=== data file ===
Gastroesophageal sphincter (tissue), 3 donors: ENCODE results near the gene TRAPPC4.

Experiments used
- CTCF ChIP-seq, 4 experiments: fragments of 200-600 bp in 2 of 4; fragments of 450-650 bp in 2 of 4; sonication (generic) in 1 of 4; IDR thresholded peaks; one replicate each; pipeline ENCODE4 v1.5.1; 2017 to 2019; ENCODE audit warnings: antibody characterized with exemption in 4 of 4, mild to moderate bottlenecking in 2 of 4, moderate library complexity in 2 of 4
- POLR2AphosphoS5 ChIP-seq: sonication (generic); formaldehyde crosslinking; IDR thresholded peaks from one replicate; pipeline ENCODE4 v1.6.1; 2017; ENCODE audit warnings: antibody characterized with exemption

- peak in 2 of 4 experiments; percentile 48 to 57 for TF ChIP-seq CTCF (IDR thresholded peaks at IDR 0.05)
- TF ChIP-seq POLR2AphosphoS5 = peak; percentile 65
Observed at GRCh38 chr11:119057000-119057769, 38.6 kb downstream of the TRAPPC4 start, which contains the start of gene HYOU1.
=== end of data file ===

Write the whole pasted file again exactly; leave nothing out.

Gastroesophageal sphincter (tissue), 3 donors: ENCODE results near the gene TRAPPC4.

Experiments used
- CTCF ChIP-seq, 4 experiments: fragments of 200-600 bp in 2 of 4; fragments of 450-650 bp in 2 of 4; sonication (generic) in 1 of 4; IDR thresholded peaks; one replicate each; pipeline ENCODE4 v1.5.1; 2017 to 2019; ENCODE audit warnings: antibody characterized with exemption in 4 of 4, mild to moderate bottlenecking in 2 of 4, moderate library complexity in 2 of 4
- POLR2AphosphoS5 ChIP-seq: sonication (generic); formaldehyde crosslinking; IDR thresholded peaks from one replicate; pipeline ENCODE4 v1.6.1; 2017; ENCODE audit warnings: antibody characterized with exemption

- peak in 2 of 4 experiments; percentile 48 to 57 for TF ChIP-seq CTCF (IDR thresholded peaks at IDR 0.05)
- TF ChIP-seq POLR2AphosphoS5 = peak; percentile 65
Observed at GRCh38 chr11:119057000-119057769, 38.6 kb downstream of the TRAPPC4 start, which contains the start of gene HYOU1.